By Amanda E.H. Pritchard

Finding perfect pitch is the gift that keeps on giving at Opera Birmingham. Since 1955, opera has played an integral part in the magic of the Magic City. The opera was originally known as Birmingham Civic Opera then Birmingham Opera Theater in the ’80s.

A packed house recently attended Opera Birmingham’s annual “Sounds of the Season” performance, which included Christmas classics such as “Mary, Did You Know,” “We Three Kings” and “Joy to the World.” The performers in “Sounds of the Season” are all Alabamian singers sharing their talent and Christmas cheer with audiences.

Allison Sanders is one of these live and local performers. Drawn to opera’s power and beauty, Sanders began singing opera at the age of 15.

“My mom is a Baptist preacher, so I grew up singing in church,” said Sanders.

But, a crucial event captivated Sanders and from that point, her voice and training were focused on opera.

“I watched Grace Humbry, this beautiful brown woman singing her heart out in Carmen,” said Sanders.  

Over the past 19 years, Sanders has developed her operatic style and is known as the “girl with the big voice.”

Also impacted by opera at an early age is Opera Birmingham Executive Director Keith Wolfe.

“I’ve always sung,” said Wolfe. “My high school best friend asked me to join the choir with him, then later in life Virginia Opera needed extras in the chorus.”

Originally going to school to become a music teacher, Wolfe ended up in administration (and loves every minute of it).  

For those who’ve never experienced opera, Wolfe suggests giving themselves to the experience.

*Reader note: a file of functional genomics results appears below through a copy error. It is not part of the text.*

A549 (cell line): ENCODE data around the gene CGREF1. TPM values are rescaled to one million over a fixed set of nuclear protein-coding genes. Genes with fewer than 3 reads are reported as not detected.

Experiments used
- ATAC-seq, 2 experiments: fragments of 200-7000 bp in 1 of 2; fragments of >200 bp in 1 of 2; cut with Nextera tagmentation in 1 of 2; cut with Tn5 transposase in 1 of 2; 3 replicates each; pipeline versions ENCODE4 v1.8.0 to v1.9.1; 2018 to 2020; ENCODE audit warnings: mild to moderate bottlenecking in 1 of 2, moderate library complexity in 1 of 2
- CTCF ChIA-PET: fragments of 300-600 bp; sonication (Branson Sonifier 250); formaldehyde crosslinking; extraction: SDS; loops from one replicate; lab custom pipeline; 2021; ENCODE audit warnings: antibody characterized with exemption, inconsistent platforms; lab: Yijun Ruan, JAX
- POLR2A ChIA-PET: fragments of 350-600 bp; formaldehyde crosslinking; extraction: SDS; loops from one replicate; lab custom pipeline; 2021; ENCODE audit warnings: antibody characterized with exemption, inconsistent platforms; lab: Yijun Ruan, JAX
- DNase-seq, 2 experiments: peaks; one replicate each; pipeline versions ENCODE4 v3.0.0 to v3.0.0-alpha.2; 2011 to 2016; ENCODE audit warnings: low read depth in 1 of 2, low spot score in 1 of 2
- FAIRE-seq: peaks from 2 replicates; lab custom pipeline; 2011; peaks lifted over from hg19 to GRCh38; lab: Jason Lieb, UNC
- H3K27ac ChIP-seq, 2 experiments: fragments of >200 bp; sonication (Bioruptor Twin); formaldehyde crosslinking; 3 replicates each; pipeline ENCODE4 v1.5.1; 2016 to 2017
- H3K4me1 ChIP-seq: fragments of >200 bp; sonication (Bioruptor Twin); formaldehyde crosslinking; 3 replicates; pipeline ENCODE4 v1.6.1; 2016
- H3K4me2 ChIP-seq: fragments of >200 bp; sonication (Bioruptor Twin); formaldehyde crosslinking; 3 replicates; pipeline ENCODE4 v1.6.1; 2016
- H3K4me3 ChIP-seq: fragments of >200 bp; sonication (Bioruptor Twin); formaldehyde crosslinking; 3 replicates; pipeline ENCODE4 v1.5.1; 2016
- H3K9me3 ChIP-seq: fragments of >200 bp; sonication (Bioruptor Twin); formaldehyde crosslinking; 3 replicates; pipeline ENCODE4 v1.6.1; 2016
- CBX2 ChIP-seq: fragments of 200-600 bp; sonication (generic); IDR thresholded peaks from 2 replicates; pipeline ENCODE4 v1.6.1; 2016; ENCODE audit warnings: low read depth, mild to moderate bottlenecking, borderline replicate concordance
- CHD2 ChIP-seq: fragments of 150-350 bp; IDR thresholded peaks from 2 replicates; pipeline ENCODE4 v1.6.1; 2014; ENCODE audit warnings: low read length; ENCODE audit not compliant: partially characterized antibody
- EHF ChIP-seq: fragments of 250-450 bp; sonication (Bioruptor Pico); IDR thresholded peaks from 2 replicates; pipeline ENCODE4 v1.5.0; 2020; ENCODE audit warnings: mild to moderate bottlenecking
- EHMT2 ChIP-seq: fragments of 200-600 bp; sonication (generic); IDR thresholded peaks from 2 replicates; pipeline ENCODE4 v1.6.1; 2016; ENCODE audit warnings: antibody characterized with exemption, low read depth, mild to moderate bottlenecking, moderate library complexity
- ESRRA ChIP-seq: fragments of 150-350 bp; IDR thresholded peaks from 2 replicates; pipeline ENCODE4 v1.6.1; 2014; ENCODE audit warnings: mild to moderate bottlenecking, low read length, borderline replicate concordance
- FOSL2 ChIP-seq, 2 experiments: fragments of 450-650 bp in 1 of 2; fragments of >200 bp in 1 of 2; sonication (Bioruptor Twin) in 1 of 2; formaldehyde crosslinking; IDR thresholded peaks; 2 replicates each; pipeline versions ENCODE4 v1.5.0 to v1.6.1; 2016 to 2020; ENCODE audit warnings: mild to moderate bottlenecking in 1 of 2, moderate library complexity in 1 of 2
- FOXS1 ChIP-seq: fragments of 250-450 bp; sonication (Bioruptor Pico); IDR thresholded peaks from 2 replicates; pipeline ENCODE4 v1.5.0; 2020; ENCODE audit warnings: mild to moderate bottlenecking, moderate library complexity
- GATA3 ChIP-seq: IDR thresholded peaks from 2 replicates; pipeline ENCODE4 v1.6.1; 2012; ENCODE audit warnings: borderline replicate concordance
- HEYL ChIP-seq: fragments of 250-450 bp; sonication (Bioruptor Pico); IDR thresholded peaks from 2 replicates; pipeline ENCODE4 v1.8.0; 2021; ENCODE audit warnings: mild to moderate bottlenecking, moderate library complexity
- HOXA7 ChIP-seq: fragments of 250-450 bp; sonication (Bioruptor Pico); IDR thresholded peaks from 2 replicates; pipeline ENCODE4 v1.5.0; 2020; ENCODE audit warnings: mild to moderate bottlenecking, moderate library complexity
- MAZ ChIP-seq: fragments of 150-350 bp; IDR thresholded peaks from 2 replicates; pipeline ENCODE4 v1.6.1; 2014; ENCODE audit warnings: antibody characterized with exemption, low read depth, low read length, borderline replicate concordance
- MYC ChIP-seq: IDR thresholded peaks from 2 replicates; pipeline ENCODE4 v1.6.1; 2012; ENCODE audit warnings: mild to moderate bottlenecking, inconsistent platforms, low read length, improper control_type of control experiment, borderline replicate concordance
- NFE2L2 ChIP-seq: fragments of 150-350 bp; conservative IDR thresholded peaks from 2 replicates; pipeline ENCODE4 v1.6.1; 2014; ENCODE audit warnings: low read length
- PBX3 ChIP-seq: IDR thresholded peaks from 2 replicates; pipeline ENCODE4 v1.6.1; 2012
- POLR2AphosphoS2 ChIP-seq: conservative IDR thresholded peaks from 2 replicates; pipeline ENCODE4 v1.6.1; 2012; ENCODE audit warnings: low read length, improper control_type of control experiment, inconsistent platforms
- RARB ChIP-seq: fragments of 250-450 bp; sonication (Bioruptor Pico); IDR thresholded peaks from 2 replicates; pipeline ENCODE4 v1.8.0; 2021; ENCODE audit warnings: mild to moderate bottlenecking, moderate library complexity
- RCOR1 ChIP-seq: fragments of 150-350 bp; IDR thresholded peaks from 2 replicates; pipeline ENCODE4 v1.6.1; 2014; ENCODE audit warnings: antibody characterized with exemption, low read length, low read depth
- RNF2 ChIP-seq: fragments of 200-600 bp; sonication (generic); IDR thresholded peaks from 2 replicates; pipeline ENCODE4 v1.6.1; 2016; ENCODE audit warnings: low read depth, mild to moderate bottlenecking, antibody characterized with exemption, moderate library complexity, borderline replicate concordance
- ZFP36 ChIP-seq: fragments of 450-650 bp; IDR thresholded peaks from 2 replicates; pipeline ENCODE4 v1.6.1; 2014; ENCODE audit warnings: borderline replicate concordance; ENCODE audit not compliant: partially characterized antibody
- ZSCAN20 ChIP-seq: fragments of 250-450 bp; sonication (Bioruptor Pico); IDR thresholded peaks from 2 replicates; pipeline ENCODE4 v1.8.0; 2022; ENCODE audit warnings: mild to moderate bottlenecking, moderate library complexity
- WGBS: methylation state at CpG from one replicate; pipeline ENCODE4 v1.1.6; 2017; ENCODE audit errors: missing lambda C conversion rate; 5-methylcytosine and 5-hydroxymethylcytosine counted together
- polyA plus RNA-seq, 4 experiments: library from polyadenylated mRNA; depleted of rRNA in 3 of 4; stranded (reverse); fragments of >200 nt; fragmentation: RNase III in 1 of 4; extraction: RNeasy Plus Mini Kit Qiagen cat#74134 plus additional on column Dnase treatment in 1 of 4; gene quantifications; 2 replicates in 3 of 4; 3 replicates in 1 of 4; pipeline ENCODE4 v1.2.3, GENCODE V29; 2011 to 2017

“There are pre-show talks for story operas,” said Wolfe. “You can Google a quick synopsis and since most operas are in a different language there are supertitles in English above the stage. The writers understood the music. There are so many emotions on the stage. The singers can also act. Most operas are love stories and end in tragedy. They’re not subtle at all.”

Opera is like a beautiful relationship.  It’s all about connection.  Sanders is deeply connected to Opera Birmingham’s next performance scheduled for Friday, Jan. 21, at 7:30 p.m. and again on Sunday, Jan. 23, at 2:30 p.m. It’s called DWB (Driving While Black).

“The new piece is heavy,” said Sanders. “After thinking about it, I thought to myself, ‘this is your life.’ I hope by people seeing this, it changes perspectives.”

Opera Birmingham’s Spring show is the classic La Boheme. Nick Ward will be playing Schaunard, the musician who is one of the four main characters. 

Growing up in Detroit, Ward said he’s loved music since he was young and grew up in a musical family. Like Sanders, Ward also grew up singing in the choir and was directed toward more classical performances. Ward was first introduced to Opera Birmingham in 2019 when he tried out for an annual competition where he earned first place.

“That was a nice surprise,” Ward said.

Eager to encourage more people to experience and continue to attend the opera, Ward said don’t be afraid.

“Every opera is different,” Ward said. “It’s a fun night out. You’re going to be surprised. As performers, we want opera to be a good experience for people. Opera is grand and beautiful.”

Connection is key for Ward too.

“As a performer, connecting with an audience allows you to show your heart to the world,” Ward said. “The energy, attention and response from the audience [are] really inspiring.”

Honored to be a part of Opera Birmingham and bring opera to the masses, Wolfe said, “There’s great talent in this area. We’re blessed with a community that has everything. Opera is a one-of-a-kind experience. Come have a good time.”